Life after the disaster | Babelia

Hazel (Susi Sánchez) and Robin (Joaquín Climent) are a mature, married couple. Nuclear scientists worked in a plant. Now they live in a distant cabin on the British coast. One afternoon they visit Rose (Adriana Ozores), a former friend and companion, whom they have not seen for a long time. The question we ask ourselves, very well guided, is what have you come for? It seems that daily life continues, but little by little, in a subtle way, through small details, the appearance of something disturbing is perceived. Rose bleeds from the nose. "Quiet, it's nothing." Hazel talks about the children. Until the words "the zone" and "the disaster" appear. It is known that something happened, but not what. A simple and terrible phrase emerges: "The sea looked like boiling milk."

Children (The children), of Lucy Kirkwood, inspired by the explosion of Fukushima (Japan, 2011), premiered in 2016 at the Royal Court (London), starring Francesca Annis, Deborah Findlay and Ron Cook, directed by James MacDonald. The same cast represented her on Broadway, at the Samuel J. Friedman Theater, from 2017 to 2018. Last spring she saw herself at the Steppenwolf in Chicago. Now he is in Madrid Pavón Kamikaze, very well translated by Cristina de la Peña, illuminated by Juan Gómez Cornejo, with scenery and costumes by Mónica Boromello. Everything works in this assembly. The setting, firm and transparent, with no desire to sign, is by David Serrano, a director I discovered with Constant rain and I like it more every day. Formidable cast, very well chosen. Three impeccable performers that I had not seen on the scene in a while. Well, I saw Joaquin Climent last year, precisely in the Pavón. It was also great: the inspector of Port Arthur, by Jordi Casanovas, who directed Serrano, second coincidence. Climent has two infrequent virtues: sobriety and a remarkable ability to listen, which infects you. Susi Sánchez and Adriana Ozores overflow the strength and intensity that their characters require. It is a gift that these superb actresses step on the boards again. I want to see them more!

That these superb actresses step on the boards again is a gift. Overflow the strength and intensity that your characters demand

We already know that the hand of man can end the environment, but the marriage is not Bond movie villains but two retired, wise and affable, who now have to live pending a Geiger counter for the danger of radiation, even that Rose arrives to make a proposal for future generations. That is the subject of the debate, but it is not the debate: to find out you have to go to Pavón. Lucy Kirkwood tells us that some members of that generation, between 60 and 70 years old when the action takes place, have not known how to avoid the catastrophe.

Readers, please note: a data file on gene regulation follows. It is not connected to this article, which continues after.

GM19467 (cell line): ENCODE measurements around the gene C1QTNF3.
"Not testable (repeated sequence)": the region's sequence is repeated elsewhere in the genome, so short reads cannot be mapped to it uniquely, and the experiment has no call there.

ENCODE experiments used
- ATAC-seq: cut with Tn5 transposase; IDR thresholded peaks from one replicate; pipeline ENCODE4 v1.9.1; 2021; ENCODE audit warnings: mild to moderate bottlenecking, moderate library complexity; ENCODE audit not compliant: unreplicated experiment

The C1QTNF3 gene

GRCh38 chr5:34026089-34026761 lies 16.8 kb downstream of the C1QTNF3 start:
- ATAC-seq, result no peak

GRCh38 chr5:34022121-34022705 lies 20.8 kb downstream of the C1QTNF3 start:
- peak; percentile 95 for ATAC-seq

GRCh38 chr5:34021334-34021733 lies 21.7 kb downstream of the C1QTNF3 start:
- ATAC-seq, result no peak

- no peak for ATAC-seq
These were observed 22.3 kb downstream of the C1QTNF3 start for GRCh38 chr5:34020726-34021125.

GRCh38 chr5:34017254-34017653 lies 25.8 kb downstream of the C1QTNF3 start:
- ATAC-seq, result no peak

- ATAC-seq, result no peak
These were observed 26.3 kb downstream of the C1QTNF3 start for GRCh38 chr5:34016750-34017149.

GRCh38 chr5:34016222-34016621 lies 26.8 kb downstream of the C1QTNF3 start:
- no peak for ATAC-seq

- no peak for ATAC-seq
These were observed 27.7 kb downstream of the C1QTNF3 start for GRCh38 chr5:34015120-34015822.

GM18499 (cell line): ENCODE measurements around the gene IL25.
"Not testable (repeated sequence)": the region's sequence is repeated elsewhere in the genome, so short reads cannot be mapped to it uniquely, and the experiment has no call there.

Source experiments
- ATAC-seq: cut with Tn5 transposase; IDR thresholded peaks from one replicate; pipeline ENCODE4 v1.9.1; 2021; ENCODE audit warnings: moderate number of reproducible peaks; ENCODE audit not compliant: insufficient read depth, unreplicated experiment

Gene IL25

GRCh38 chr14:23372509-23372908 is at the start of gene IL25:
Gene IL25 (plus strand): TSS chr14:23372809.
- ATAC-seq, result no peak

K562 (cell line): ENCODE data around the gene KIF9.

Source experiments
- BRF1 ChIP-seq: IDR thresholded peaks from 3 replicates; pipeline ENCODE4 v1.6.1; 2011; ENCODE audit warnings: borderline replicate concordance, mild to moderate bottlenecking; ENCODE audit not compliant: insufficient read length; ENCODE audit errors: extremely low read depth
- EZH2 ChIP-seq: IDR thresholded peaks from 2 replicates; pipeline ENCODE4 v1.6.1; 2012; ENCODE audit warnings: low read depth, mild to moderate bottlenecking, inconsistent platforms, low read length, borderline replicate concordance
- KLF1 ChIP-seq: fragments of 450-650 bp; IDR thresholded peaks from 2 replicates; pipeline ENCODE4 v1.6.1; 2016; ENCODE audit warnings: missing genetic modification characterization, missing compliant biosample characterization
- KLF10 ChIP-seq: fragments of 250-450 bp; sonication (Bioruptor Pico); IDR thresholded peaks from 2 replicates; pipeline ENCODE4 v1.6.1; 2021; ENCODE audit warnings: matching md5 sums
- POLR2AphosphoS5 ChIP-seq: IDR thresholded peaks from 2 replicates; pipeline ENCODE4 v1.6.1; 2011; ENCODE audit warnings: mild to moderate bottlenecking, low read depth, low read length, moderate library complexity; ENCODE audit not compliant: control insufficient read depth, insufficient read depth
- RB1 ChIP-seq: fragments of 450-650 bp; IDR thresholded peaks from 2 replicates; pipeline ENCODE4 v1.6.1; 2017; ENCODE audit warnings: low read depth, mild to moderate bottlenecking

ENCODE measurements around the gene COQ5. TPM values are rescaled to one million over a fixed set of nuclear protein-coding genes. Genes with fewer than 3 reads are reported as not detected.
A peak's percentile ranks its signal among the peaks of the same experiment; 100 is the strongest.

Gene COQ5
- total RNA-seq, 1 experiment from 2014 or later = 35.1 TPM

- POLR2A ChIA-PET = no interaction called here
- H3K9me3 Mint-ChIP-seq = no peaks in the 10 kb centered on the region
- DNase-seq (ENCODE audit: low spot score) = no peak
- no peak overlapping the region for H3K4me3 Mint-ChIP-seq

Chimerica, the piece that launched the author (premiered at Almeida in 2013, took Olivier to the best new work), revolved around the influence of China and America in world politics: almost a epic with 17 characters and a complex plot, which Channel Four became a miniseries last April. Children It is the dialogue of three former friends in a room. But they do not fear sermons or abstract lashes. Dramatically, the author's challenge is to raise and develop the issue without thinking: "Yes, truths are said as temples, but my jaw drops." And that's where the tension of the dialogues and talent of the three performers play and gain, which avoids the risk of becoming pompous (model “attention, this is a work on great topics, if you have not noticed”). Hazel, Robin and Rose are credible characters who don't live in white plastic dresses in a science fiction future but in the reality of the day after tomorrow. And it is very understandable that marriage tries to continue maintaining (or believing) an atmosphere of everyday life. Although the cabin is dilapidated and a few kilometers from the "affected" area; although the power cuts are constant, and the nearby towns have been deserted.

What it shows us Children It is how each of the three faces the situation. Who wants to keep fighting, putting his life at stake and why, and who prefers to look the other way, as if there were still "another side". Not forgetting that there are children and grandchildren involved.

Kirkwood's dialogues make us perceive danger, because what is at stake is really urgent. It is precisely that urgency, and how it has been reached, that maintains the interest of the work and the spectator in suspense. Without good or bad, without passing accounts, but coming to expose the situation because something can still be done and must be done, because perhaps there is time to intervene. That's what the work is about: what was done wrong and can still be redone as much as possible. From parents and children.

Children. Text: Lucy Kirkwood. Direction: David Serrano. Pavón Kamikaze. Madrid. Until January 5, 2020.


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